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Levelling Up: No compelling examples of delivery so far as delays hold back spending

15 March 2024

  • Just over 10% of promised funds actually spent and making a difference on the ground
  • PAC warns of lack of transparency and waste of public resources in funding approach

The Government is unable to provide any compelling examples of what Levelling Up funding has delivered so far. In a report published today, the Public Accounts Committee (PAC) warns that councils have been able to spend just a fraction of the Government’s promised Levelling Up funding, with only just over 10% of the funds provided to reduce inequality under the Levelling Up agenda actually spent and making a difference on the ground.

The PAC’s report finds that, of £10.47bn in total funding from central government, which must be spent between 2020-21 and 2025-26, local authorities have been able to spend only £1.24bn from the Government’s three funds as of Sept 2023. Furthermore, only £3.7bn had been given to local authorities out of the total allocation by the Department for Levelling Up, Housing and Communities (DLUHC) by December 2023.

In evidence to the PAC, DLUHC cited project-specific issues and the impact of the pandemic and inflation for a lower-than-anticipated level of spending to date. The PAC is calling for six-monthly updates from DLUHC, both on the amount of money released to and spent by councils, and on the progress of projects themselves.

The report finds that more impactful bids to funding lost out due to optimism bias in favour of so-called ‘shovel-ready’ projects. Yet, the report raises concerns that not enough was done by DLUHC to understand the readiness of schemes and the challenges facing local authorities before funds were awarded. This also means that DLUHC has had to extend the deadline for successful bidders for earlier funds to spend their money. Round 1 of Levelling Up Funding was awarded to ‘shovel-ready’ projects that were supposed to be completed and delivering for local people by March 2024 – but 60 out of 71 of these projects have had to extend to 2024-25, with further delays in other schemes likely.

The PAC’s inquiry also found a worrying lack of transparency in DLUHC’s approach to awarding funds, with rules for accessing funding changing while bids were still being assessed, which was also not communicated in advance to councils. 55 local authorities therefore bid under changed rules with no chance of being successful in Round 2, with an average bid for grants like Levelling Up costing around £30k. This approach wasted scarce public resources, and the report calls on DLUHC to set out the principles it will apply and the decision-making process for awarding future Levelling Up funds.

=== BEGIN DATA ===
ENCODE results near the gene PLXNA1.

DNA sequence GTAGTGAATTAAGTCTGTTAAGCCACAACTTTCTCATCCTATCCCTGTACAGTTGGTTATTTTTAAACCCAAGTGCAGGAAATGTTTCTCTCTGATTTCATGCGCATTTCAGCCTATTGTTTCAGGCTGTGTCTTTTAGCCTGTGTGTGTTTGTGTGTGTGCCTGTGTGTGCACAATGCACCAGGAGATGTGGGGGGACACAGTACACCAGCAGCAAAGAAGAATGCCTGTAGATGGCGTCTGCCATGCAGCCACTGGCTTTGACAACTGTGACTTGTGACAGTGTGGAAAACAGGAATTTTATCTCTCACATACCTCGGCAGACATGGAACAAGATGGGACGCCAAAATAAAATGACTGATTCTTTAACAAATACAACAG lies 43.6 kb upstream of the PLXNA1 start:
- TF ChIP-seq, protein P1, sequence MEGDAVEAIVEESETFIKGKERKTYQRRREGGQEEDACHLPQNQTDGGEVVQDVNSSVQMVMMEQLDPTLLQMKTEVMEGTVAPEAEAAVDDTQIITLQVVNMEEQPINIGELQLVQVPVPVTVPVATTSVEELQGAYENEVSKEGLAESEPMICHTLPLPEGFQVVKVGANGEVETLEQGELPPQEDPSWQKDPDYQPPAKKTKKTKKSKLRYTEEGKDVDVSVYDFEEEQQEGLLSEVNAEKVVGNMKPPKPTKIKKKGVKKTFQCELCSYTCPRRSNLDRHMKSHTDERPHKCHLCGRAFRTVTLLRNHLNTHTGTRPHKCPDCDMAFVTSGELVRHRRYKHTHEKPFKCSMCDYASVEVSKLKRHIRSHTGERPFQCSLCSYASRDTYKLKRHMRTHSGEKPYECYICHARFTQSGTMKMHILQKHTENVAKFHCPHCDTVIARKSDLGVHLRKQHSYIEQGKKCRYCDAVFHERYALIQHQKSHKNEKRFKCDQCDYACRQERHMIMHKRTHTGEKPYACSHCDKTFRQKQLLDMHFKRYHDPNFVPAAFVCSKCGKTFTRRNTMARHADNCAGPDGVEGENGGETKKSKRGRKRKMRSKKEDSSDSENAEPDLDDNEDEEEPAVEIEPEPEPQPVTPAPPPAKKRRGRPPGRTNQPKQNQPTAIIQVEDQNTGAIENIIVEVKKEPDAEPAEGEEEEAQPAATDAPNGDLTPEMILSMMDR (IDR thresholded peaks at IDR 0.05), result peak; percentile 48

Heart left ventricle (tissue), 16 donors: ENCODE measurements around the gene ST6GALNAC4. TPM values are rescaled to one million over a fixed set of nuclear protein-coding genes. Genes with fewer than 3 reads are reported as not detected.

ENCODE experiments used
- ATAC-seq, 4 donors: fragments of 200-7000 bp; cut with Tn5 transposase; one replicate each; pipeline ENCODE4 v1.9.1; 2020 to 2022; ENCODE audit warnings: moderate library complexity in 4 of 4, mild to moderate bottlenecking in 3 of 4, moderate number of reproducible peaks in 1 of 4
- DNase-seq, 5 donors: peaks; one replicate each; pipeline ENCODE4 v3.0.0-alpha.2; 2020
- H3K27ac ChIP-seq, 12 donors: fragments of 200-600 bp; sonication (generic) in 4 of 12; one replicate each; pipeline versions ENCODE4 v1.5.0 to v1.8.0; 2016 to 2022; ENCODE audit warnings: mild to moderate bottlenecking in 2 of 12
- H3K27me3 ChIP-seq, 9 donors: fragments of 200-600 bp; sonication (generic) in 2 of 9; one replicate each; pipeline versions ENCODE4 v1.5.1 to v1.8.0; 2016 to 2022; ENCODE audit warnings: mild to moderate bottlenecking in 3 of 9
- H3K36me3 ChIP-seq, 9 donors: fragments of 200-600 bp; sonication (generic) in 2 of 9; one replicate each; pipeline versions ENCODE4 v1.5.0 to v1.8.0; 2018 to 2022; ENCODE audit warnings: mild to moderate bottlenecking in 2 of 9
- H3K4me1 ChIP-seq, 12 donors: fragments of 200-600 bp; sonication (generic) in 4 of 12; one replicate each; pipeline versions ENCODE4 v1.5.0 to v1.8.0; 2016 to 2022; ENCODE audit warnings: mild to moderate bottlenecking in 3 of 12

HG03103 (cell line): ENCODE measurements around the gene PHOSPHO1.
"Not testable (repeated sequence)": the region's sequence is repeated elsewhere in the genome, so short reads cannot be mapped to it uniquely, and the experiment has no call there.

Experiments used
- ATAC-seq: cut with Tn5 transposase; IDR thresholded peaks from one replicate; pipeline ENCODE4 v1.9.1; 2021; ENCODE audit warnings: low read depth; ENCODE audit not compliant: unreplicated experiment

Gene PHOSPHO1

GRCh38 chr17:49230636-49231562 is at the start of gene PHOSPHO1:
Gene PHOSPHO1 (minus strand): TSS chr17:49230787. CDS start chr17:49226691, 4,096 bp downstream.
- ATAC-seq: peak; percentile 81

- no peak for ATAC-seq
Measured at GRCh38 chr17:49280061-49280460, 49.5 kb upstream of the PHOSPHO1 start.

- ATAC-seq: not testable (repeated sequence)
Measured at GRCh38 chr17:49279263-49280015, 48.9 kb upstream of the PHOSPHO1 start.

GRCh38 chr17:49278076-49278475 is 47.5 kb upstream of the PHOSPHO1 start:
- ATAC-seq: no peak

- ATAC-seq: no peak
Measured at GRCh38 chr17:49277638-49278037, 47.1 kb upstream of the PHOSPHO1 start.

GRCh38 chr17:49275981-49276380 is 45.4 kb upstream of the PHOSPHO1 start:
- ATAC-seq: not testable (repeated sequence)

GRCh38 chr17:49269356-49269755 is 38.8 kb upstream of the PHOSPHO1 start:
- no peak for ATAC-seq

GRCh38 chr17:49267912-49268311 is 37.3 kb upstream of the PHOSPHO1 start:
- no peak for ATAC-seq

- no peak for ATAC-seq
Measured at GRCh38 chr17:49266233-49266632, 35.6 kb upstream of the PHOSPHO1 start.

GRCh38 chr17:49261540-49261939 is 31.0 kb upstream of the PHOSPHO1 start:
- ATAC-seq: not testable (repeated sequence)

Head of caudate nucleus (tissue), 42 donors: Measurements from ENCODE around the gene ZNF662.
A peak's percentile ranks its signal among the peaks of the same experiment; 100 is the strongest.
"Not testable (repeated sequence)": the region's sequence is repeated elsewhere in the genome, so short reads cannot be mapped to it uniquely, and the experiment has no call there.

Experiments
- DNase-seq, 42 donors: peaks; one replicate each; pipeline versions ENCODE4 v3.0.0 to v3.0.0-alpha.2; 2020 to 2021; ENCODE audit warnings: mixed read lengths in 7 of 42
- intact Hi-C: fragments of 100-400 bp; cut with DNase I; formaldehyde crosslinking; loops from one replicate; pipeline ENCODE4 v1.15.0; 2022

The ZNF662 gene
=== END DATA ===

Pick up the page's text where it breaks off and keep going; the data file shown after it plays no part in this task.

Chair's comment

Dame Meg Hillier MP, Chair of the Committee, said:

“The levels of delay that our report finds in one of Government’s flagship policy platforms is absolutely astonishing. The vast majority of Levelling Up projects that were successful in early rounds of funding are now being delivered late, with further delays likely baked in. DLUHC appears to have been blinded by optimism in funding projects that were clearly anything but ‘shovel-ready’, at the expense of projects that could have made a real difference. We are further concerned, and surprised given the generational ambition of this agenda, that there appears to be no plan to evaluate success in the long-term.

Our Committee is here to scrutinise value for money in the delivery of Government policy. But in the case of Levelling Up, our report finds that the Government is struggling to even get the money out of the door to begin with. Government has not helped the situation by changing the rules for funding mid-process, wasting time and money and hindering transparency. We will now be seeking to keep a close eye on DLUHC’s progress in unclogging the funding system. Citizens deserve to begin to see the results of delivery on the ground.”

Further information

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